“Tomorrow is another day”, this one liner has come to change the way I live my life. We spoke at length for the first time, one warm afternoon at a quaint café just outside Rabat railway station, while sipping on nous nous, a Moroccan coffee, after a long and tiring walk. Tariq our tour leader was playing Country Roads on his laptop, a song quite unpopular in the Arabic speaking world, which made me stop by in curiosity. Patting a chair nearby he gestured me to sit, “So you are an Indian girl. Do you see Shahrukh Khan movies?” he asked me with a twinkly in his deep set eyes. His disarming demeanour immediately struck a chord with me and we delighted in eachother’s company. A Moroccan man of Arab and Berber descent, I soon found Tariq to possess a variety of knowledge and interests. He gave up studying law, a highly paying profession to pursue his passion in adventure and travel. I once asked him if he regretted his decision. “No”, came a strong reply, “This is my job, I love it.”
With his raspyvoice, deep laugh, misplaced English and keen sense of humour we learnt a lot about Moroccan culture, history, architecture and way of life from him.
My best times with Tariq were our fascinating conversations over sheesha. We talked late into the night, I was curious about his life as a travel guide and he about India. He spoke about his life in Marrakech, how he started to work at a young age doing odd jobs to support the family, how grateful he is each morning for the good health he enjoys. His eyes light up each time he talks about the friendly people he meets in each group, who take him around the world with their stories. I hear him rattle off sentences in several different languages he has picked up over his years as a guide to travelers from across the world. He plans to continue as a tour guide for as long as his body can take this very demanding profession, and on retiring will set up a painting school, another one of his many hidden talents.
With Tariq around as our translator we spoke to many local berber women and wandering nomads attending to their flock. While exploring Midelt situated in lush green plains, amidst fruit orchards between the High and Middle Atlas mountain ranges, we visited a berber family. The family lived in a small one room stone house with two thin mattresses, a wooden centre table, and an old television set in the living room. Whiel I sat cross legged on the mattress the mother warmly welcomed me with sweet mint tea, the traditional Moroccan greeting and colourful cookies freshly baked. Taken aback from these insanely delicious cookied, I had to ask whether they were home-made or fetched from a nearby bakery. “I made them yesterday”, came a soft faint voice from the corner. I turned to see a pretty girl of around 16 years in age peeping out from behind a faded yellow polka dotted curtain, a shy smile on her face. Curious to know more, I asked the girl what she does. “She helps me with household work, picking apples from the orchard, soon she will be married and will move to her husband’s house,” said her mother, years of hard work and harsh weather evident on her wrinkled face. In Morocco’s countryside, once a berber woman gets married she moves to her husband’s house and may come home to see her family several years later depending on how far she lives and her family duties as a wife and mother.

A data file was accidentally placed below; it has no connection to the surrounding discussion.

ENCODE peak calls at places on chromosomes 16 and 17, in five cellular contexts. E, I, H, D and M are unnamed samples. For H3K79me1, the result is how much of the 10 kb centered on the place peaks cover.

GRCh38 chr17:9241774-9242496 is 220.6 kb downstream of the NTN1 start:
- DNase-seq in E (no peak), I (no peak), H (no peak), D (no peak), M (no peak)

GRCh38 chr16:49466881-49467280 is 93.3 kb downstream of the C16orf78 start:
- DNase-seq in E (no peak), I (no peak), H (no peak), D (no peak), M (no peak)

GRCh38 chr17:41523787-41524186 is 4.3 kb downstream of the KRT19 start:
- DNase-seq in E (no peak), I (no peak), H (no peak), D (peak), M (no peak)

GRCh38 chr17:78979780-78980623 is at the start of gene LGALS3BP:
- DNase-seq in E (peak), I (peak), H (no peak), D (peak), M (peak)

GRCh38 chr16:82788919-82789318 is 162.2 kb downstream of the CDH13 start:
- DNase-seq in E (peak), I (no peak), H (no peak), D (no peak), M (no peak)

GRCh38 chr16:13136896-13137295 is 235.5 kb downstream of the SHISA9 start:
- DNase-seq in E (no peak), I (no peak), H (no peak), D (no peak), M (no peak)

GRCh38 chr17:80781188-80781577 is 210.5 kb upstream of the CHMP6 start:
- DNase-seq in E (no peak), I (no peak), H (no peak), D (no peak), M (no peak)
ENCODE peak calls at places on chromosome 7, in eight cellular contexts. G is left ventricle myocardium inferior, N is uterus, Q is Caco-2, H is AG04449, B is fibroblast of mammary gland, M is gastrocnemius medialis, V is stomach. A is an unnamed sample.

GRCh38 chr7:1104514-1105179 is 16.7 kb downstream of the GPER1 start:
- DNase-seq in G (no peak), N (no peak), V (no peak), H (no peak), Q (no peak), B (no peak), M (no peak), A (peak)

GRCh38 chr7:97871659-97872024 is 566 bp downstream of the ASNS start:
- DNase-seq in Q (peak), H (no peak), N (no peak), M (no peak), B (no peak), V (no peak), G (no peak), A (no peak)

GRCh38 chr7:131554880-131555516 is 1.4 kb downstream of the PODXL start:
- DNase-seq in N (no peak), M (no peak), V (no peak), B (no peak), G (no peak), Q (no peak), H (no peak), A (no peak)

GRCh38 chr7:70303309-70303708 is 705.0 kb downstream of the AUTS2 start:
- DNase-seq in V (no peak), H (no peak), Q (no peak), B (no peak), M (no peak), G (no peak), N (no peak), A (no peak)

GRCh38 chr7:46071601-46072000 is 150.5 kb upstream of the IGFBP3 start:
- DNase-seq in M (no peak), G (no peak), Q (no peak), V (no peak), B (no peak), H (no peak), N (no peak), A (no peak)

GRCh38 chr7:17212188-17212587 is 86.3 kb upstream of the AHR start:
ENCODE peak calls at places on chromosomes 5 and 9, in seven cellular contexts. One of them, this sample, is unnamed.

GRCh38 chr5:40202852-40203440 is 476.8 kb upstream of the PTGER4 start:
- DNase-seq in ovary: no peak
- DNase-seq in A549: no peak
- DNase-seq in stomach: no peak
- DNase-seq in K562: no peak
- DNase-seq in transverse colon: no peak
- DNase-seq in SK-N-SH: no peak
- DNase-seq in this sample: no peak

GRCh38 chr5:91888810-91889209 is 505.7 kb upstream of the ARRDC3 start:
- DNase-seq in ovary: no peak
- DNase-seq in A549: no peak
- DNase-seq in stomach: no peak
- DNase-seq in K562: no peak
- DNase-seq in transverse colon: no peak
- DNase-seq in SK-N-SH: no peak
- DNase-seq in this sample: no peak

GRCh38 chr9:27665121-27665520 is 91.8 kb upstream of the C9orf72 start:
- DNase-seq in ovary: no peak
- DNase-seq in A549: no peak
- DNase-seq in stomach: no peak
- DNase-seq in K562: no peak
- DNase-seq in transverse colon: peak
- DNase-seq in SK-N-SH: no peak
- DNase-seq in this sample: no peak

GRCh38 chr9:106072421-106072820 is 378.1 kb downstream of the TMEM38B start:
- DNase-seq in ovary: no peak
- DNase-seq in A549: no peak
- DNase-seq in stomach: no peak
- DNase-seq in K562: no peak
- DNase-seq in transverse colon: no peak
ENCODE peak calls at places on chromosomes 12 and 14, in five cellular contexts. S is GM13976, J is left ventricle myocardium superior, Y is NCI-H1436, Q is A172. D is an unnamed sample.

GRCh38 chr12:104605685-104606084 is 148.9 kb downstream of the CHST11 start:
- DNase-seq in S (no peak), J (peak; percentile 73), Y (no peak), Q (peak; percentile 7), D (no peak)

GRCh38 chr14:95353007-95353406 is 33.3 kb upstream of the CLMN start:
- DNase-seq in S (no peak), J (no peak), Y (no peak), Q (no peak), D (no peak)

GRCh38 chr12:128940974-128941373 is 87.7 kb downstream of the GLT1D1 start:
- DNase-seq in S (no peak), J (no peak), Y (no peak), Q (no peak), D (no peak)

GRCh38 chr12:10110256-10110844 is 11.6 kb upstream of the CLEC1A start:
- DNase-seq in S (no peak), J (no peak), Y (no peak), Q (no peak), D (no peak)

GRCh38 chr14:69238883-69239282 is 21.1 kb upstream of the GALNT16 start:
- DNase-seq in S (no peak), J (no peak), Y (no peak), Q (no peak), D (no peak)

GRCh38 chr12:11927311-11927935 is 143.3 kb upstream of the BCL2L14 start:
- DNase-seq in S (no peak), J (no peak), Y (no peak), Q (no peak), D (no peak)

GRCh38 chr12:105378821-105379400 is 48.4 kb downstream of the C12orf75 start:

As the light began to fade out and we got up to leave, I could not help but wonder at this family’s contentment with life out there in the Atlas, far flung from civilization. The lady herself admitted to never having been to Fes or Marrakech, and hoping to go there someday, while her husband goes there often for work. While a progressive country on many accounts, Morocco continues to be a patriarchal society, similar to India in many ways. I gave the lady a warm hug, knowing exactly what she meant. Our eyes met, hers lined with kohl, mine with kajal, two of us from very different worlds yet sharing a common bond of womanhood.
I often wonder about the people we come across, who share in our lives for those few minutes. The moments are special, the lessons are invaluable and the memories will never fade.
As I study his face, I see the fine lines around his eyes, his hardened hands and years of experience behind those pearls of wisdom. In Tariq’s exciting life, I saw a bit of my own; while worlds apart we are still trying to choose to the things we love, over money. The difference though is that he had the courage to pursue his happiness…….
Do you have any such memories, where you shared a few happy moments and laughter with people you hardly knew, but touched your life? I would love to hear your stories and experiences.
I travelled through the magical country of Morocco for 2 weeks on the Best of Morocco tour by Intrepid. I absolutely loved the tour and would recommend each of you to take this tour to get a feel of life in Morocco. Views expressed here are purely my own.
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